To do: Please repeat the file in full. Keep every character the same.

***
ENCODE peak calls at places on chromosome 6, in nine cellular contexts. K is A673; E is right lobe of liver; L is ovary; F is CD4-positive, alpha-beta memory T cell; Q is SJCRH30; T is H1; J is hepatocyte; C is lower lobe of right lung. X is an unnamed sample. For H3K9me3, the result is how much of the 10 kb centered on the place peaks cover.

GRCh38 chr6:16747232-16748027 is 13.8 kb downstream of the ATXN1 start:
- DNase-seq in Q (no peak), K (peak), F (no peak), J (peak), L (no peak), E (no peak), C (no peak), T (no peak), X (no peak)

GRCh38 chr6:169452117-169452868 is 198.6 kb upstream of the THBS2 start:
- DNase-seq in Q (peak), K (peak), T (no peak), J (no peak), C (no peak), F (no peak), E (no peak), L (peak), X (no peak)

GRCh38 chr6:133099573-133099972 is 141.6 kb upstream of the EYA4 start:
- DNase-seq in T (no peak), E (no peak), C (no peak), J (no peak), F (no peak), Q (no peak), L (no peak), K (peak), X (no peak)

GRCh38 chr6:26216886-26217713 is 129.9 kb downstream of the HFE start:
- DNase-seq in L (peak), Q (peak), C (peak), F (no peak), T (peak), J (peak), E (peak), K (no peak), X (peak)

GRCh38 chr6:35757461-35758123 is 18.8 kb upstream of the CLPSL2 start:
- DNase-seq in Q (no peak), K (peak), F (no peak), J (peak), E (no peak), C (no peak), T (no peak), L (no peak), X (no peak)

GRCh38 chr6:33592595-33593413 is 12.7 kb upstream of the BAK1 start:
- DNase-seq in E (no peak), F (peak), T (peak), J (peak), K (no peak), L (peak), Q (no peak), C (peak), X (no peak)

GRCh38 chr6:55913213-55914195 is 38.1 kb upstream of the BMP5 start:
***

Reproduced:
ENCODE peak calls at places on chromosome 6, in nine cellular contexts. K is A673; E is right lobe of liver; L is ovary; F is CD4-positive, alpha-beta memory T cell; Q is SJCRH30; T is H1; J is hepatocyte; C is lower lobe of right lung. X is an unnamed sample. For H3K9me3, the result is how much of the 10 kb centered on the place peaks cover.

GRCh38 chr6:16747232-16748027 is 13.8 kb downstream of the ATXN1 start:
- DNase-seq in Q (no peak), K (peak), F (no peak), J (peak), L (no peak), E (no peak), C (no peak), T (no peak), X (no peak)

GRCh38 chr6:169452117-169452868 is 198.6 kb upstream of the THBS2 start:
- DNase-seq in Q (peak), K (peak), T (no peak), J (no peak), C (no peak), F (no peak), E (no peak), L (peak), X (no peak)

GRCh38 chr6:133099573-133099972 is 141.6 kb upstream of the EYA4 start:
- DNase-seq in T (no peak), E (no peak), C (no peak), J (no peak), F (no peak), Q (no peak), L (no peak), K (peak), X (no peak)

GRCh38 chr6:26216886-26217713 is 129.9 kb downstream of the HFE start:
- DNase-seq in L (peak), Q (peak), C (peak), F (no peak), T (peak), J (peak), E (peak), K (no peak), X (peak)

GRCh38 chr6:35757461-35758123 is 18.8 kb upstream of the CLPSL2 start:
- DNase-seq in Q (no peak), K (peak), F (no peak), J (peak), E (no peak), C (no peak), T (no peak), L (no peak), X (no peak)

GRCh38 chr6:33592595-33593413 is 12.7 kb upstream of the BAK1 start:
- DNase-seq in E (no peak), F (peak), T (peak), J (peak), K (no peak), L (peak), Q (no peak), C (peak), X (no peak)

GRCh38 chr6:55913213-55914195 is 38.1 kb upstream of the BMP5 start: